Suya

Suya

I love onions.

Lovely onion rings melted to semi-transparency in sizzling groundnut oil for precisely a minute. Succulent onion rings that go ‘crunch’ silently, releasing such delicious juice that assails your palate with exquisite pleasure.

They have to be dripping oil when served with grilled beef. The grilled beef – no, let’s not go there yet.

The onions have to be right. Let’s get the onions done right first.

Make sure you take off the entire first layer after the onion scales; it so sucks to chomp unexpectedly on some tough, fibrous bit when savouring your onions. That tough, fibrous bit usually is part of that first layer you must take off. Make sure you take it off.

Slice every other thing into nice, juicy rings – inimical peppery fumes are the poignant reminder nothing this good comes with no small price.

A little sprinkle of cayenne & salt. Heat your oil. Fry till that cellophane-like transparent transformation occurs. Scoop out on a surface that won’t absorb the oil dripping off the onions. Aha, now the beef.

I slip into my stone wash blue jeans, stuff a 500 naira note in one pocket and proceed down the street to hunt down a plate mate for my onions.

Nene’s Chicken is an open air affair, nice comfy chairs round plastic tables, no smoke from grilling meat irritating one’s eyes, nose & they throw in lots of raw vegetables with the meat. But they don’t simmer onions.

I order suya, 500 naira – no vegetables, just a good helping of that mysterious, amazing suya spicing powder.

I lean against the serving counter on my elbows, waiting for my suya.

I hear her voice before I smell her delicate feminine fragrance or sense her presence.

“Please, beef suya, 500”

She smiles a greeting when I turn.

“Hello,” I smile back.

She chuckles, says “Onions”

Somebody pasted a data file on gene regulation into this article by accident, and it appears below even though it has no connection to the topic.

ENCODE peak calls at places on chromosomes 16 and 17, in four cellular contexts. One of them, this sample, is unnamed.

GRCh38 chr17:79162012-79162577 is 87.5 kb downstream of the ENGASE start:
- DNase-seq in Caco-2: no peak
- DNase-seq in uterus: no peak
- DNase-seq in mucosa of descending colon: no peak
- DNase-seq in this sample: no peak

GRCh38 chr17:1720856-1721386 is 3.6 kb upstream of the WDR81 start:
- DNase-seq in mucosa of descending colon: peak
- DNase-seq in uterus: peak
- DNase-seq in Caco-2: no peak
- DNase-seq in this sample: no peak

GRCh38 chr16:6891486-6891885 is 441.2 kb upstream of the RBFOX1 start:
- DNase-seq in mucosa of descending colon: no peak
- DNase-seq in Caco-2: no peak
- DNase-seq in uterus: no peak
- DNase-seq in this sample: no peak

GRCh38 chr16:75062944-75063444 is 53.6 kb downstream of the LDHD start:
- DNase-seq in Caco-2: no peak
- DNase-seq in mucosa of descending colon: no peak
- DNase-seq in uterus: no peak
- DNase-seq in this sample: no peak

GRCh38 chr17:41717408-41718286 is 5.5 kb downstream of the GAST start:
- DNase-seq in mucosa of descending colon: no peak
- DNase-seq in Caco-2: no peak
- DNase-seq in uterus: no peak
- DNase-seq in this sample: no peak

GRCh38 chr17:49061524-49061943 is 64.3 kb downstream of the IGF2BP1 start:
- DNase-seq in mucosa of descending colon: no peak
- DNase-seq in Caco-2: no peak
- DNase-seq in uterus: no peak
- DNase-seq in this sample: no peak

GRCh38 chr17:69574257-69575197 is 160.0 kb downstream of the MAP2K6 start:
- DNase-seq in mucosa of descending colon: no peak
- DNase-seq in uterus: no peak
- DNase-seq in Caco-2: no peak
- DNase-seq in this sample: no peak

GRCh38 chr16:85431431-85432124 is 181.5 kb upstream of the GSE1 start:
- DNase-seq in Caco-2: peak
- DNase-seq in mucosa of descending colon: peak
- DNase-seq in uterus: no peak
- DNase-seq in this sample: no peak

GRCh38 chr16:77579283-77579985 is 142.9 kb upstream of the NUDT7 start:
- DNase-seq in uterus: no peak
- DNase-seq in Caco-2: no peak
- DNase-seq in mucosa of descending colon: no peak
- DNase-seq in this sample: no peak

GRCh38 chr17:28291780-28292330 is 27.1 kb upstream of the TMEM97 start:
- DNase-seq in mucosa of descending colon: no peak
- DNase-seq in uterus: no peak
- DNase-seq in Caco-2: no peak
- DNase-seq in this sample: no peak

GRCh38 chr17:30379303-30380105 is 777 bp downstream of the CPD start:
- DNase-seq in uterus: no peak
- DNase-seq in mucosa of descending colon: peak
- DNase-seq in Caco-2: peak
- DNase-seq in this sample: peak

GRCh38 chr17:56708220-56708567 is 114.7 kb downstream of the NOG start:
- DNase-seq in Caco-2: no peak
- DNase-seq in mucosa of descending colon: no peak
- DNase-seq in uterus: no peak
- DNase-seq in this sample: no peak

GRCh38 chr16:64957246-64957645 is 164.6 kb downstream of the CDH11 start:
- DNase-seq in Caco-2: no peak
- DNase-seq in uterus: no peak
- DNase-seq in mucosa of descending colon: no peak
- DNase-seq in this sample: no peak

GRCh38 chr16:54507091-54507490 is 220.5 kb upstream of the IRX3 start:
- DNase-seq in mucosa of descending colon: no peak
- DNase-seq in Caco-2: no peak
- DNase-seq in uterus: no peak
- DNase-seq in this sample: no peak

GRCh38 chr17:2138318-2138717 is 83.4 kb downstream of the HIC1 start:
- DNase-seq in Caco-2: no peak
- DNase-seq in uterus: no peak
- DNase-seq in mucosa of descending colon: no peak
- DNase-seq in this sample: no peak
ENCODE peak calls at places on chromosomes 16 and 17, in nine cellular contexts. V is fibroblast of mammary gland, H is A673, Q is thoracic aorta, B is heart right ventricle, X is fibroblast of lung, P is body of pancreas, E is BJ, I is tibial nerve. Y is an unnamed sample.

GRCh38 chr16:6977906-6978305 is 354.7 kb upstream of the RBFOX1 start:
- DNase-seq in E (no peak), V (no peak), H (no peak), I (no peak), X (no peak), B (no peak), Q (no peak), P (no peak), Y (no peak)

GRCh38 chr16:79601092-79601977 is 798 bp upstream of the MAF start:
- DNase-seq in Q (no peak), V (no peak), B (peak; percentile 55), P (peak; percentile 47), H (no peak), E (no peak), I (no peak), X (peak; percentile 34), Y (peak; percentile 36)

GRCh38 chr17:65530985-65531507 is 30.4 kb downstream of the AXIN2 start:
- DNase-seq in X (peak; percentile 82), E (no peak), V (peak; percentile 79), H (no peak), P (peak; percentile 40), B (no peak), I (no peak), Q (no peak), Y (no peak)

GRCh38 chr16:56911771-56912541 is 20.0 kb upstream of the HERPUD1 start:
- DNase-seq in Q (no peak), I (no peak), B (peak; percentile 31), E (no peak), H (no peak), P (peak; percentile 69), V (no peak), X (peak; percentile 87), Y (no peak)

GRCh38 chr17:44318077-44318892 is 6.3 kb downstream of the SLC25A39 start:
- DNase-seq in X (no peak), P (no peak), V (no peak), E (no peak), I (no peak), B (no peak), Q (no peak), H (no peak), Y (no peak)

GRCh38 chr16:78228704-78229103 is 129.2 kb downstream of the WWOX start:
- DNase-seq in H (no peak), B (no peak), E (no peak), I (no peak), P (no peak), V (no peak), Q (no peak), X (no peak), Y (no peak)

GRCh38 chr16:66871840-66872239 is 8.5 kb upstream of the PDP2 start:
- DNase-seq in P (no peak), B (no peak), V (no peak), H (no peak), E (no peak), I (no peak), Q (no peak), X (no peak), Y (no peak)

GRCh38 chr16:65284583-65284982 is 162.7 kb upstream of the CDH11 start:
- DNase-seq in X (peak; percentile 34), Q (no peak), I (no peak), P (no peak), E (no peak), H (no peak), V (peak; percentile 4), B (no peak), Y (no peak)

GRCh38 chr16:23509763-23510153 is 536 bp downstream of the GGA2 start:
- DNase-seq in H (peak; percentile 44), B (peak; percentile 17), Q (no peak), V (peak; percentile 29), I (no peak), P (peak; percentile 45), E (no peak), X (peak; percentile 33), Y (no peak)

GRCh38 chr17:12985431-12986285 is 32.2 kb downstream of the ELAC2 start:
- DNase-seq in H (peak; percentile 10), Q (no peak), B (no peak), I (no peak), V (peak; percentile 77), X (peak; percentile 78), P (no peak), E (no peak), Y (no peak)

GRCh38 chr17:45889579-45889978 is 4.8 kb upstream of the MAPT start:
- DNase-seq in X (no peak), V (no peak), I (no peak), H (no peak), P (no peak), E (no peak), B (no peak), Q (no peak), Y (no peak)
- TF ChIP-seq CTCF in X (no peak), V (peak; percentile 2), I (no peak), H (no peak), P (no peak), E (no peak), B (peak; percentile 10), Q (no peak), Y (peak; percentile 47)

I smile again, in puzzlement and then laugh.

“How did you know?”

My surprise is genuine and she laughs again.

“The finger tips are sometimes the giveaway.” She raises her own hands to show finger tips slightly stained purple.

I look at my own hands, and grin.

They are stained too but you need to be close enough to notice. Close enough as to smell the other’s musky hair pomade fragrance, the onions on the breath – no doubt a stolen raw offering from the kitchen; close enough not to be mistaken that the other is a really nice looking lady.

“Sherlock Holmes in pencil jeans.” I grin.

She winks. “The real mccoy, you bet.

“Don’t laugh” I say. “But I’m having suya & fried onions for dinner.”

She laughed out loud. “No kidding!” Her eyes widen with surprise.”I’m having the same fare.”

I’m surprised too, very. Also, secretly thrilled. Something exciting, however brief it might be, is up here. “This is incredible.”

“And by any chance,” she continues. ” You don’t spice them up slightly and -”

“Oga.” A brusque voice from behind the counter sends my thoughts, the mental conversation, the new acquaintance in my head, scudding. I sigh, pay for my suya, and start back to my apartment.



6 thoughts on “Suya” by Daniel Okoli C (@wendeekay)

  1. Lol, so all that happened in his head….eyah

  2. bros na suya you go buy abi na babe you go see which one? lol. nice piece cheers

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